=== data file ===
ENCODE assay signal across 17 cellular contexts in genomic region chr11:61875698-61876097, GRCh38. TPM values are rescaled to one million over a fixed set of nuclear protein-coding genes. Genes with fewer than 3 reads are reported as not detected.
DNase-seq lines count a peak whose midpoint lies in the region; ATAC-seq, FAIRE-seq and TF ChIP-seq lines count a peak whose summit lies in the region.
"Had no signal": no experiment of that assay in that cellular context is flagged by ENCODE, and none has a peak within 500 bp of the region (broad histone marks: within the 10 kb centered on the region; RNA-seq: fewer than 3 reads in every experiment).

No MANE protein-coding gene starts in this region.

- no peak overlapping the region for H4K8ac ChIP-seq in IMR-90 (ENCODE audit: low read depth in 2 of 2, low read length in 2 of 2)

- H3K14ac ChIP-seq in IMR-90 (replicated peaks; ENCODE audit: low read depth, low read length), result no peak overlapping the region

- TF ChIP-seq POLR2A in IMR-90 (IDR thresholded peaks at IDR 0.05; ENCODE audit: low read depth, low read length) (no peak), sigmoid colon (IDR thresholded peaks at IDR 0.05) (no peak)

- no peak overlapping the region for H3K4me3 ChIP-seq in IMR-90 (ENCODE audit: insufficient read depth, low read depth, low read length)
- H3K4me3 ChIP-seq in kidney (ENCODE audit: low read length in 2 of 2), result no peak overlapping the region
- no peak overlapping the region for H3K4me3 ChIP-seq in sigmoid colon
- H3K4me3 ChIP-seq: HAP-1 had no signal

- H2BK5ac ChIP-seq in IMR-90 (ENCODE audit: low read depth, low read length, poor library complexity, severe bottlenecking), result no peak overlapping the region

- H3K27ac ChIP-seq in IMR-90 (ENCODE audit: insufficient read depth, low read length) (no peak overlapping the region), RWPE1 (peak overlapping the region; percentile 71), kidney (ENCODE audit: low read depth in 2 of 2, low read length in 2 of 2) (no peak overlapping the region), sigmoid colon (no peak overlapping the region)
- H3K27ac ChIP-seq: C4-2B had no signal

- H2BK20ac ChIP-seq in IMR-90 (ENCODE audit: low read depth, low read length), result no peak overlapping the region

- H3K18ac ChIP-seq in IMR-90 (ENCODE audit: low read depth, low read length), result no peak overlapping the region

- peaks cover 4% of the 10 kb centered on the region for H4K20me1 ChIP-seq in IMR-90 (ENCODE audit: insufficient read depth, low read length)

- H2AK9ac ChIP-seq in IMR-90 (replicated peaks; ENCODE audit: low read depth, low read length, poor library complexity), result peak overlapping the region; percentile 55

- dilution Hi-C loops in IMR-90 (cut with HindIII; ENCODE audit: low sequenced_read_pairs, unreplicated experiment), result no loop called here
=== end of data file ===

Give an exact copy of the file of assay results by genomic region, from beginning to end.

ENCODE assay signal across 17 cellular contexts in genomic region chr11:61875698-61876097, GRCh38. TPM values are rescaled to one million over a fixed set of nuclear protein-coding genes. Genes with fewer than 3 reads are reported as not detected.
DNase-seq lines count a peak whose midpoint lies in the region; ATAC-seq, FAIRE-seq and TF ChIP-seq lines count a peak whose summit lies in the region.
"Had no signal": no experiment of that assay in that cellular context is flagged by ENCODE, and none has a peak within 500 bp of the region (broad histone marks: within the 10 kb centered on the region; RNA-seq: fewer than 3 reads in every experiment).

No MANE protein-coding gene starts in this region.

- no peak overlapping the region for H4K8ac ChIP-seq in IMR-90 (ENCODE audit: low read depth in 2 of 2, low read length in 2 of 2)

- H3K14ac ChIP-seq in IMR-90 (replicated peaks; ENCODE audit: low read depth, low read length), result no peak overlapping the region

- TF ChIP-seq POLR2A in IMR-90 (IDR thresholded peaks at IDR 0.05; ENCODE audit: low read depth, low read length) (no peak), sigmoid colon (IDR thresholded peaks at IDR 0.05) (no peak)

- no peak overlapping the region for H3K4me3 ChIP-seq in IMR-90 (ENCODE audit: insufficient read depth, low read depth, low read length)
- H3K4me3 ChIP-seq in kidney (ENCODE audit: low read length in 2 of 2), result no peak overlapping the region
- no peak overlapping the region for H3K4me3 ChIP-seq in sigmoid colon
- H3K4me3 ChIP-seq: HAP-1 had no signal

- H2BK5ac ChIP-seq in IMR-90 (ENCODE audit: low read depth, low read length, poor library complexity, severe bottlenecking), result no peak overlapping the region

- H3K27ac ChIP-seq in IMR-90 (ENCODE audit: insufficient read depth, low read length) (no peak overlapping the region), RWPE1 (peak overlapping the region; percentile 71), kidney (ENCODE audit: low read depth in 2 of 2, low read length in 2 of 2) (no peak overlapping the region), sigmoid colon (no peak overlapping the region)
- H3K27ac ChIP-seq: C4-2B had no signal

- H2BK20ac ChIP-seq in IMR-90 (ENCODE audit: low read depth, low read length), result no peak overlapping the region

- H3K18ac ChIP-seq in IMR-90 (ENCODE audit: low read depth, low read length), result no peak overlapping the region

- peaks cover 4% of the 10 kb centered on the region for H4K20me1 ChIP-seq in IMR-90 (ENCODE audit: insufficient read depth, low read length)

- H2AK9ac ChIP-seq in IMR-90 (replicated peaks; ENCODE audit: low read depth, low read length, poor library complexity), result peak overlapping the region; percentile 55

- dilution Hi-C loops in IMR-90 (cut with HindIII; ENCODE audit: low sequenced_read_pairs, unreplicated experiment), result no loop called here